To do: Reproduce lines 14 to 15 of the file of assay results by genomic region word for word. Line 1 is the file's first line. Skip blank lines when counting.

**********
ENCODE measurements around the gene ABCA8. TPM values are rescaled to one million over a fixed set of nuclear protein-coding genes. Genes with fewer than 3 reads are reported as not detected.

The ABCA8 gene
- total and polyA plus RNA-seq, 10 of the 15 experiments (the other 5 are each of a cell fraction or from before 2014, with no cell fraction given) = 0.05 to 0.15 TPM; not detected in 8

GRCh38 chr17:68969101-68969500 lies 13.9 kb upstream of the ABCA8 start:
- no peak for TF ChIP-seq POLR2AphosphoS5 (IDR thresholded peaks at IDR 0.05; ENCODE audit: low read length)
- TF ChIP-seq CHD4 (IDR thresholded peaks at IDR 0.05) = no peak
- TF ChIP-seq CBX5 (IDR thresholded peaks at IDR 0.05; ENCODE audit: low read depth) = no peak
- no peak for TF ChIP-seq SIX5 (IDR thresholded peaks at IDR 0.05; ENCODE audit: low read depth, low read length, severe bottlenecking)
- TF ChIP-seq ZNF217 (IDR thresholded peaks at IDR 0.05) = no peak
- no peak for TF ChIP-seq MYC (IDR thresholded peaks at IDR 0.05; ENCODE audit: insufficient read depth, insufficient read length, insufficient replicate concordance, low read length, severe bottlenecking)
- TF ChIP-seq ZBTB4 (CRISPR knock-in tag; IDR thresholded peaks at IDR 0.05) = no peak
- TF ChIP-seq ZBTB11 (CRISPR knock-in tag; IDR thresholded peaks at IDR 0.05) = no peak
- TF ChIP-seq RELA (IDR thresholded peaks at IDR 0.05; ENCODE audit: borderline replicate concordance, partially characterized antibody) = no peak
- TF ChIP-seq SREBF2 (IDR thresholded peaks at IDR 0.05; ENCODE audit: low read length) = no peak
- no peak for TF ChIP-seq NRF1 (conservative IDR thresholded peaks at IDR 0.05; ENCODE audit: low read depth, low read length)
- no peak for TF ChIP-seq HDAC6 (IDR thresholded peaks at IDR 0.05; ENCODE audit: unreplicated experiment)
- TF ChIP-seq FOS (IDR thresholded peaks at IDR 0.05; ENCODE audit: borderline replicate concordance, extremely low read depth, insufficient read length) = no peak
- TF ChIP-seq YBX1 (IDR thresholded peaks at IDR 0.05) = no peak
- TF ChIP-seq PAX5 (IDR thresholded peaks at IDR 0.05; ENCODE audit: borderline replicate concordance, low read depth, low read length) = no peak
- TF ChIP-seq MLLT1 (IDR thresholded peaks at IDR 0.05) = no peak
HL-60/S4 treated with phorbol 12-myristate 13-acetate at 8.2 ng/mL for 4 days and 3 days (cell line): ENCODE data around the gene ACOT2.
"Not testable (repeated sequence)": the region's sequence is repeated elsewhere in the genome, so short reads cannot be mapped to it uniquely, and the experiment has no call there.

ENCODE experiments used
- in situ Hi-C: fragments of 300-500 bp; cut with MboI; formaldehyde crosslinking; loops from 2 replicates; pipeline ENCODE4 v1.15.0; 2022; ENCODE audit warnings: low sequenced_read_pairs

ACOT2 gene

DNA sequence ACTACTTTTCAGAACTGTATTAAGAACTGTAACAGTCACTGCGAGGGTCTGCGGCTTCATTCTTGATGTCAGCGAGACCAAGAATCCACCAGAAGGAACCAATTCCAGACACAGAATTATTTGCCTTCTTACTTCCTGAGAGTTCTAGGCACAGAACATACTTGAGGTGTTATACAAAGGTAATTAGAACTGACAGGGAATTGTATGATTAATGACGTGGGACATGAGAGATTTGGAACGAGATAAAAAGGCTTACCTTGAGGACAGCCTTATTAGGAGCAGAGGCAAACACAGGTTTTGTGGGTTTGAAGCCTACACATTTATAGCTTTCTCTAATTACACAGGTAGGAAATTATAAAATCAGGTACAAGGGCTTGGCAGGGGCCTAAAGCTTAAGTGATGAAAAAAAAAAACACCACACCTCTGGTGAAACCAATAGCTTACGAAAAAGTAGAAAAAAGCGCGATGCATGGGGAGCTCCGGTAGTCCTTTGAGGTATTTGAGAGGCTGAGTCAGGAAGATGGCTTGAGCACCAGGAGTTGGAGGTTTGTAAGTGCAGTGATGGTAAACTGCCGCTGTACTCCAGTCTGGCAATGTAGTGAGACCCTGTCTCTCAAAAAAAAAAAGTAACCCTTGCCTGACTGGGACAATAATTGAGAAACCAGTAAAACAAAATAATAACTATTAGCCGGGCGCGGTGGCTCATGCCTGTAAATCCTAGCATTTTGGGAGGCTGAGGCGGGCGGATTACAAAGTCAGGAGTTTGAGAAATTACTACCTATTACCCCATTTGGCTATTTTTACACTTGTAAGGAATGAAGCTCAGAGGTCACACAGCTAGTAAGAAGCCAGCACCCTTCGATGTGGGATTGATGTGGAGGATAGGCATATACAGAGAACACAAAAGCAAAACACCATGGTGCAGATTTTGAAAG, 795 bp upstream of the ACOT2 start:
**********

- TF ChIP-seq SREBF2 (IDR thresholded peaks at IDR 0.05; ENCODE audit: low read length) = no peak
- no peak for TF ChIP-seq NRF1 (conservative IDR thresholded peaks at IDR 0.05; ENCODE audit: low read depth, low read length)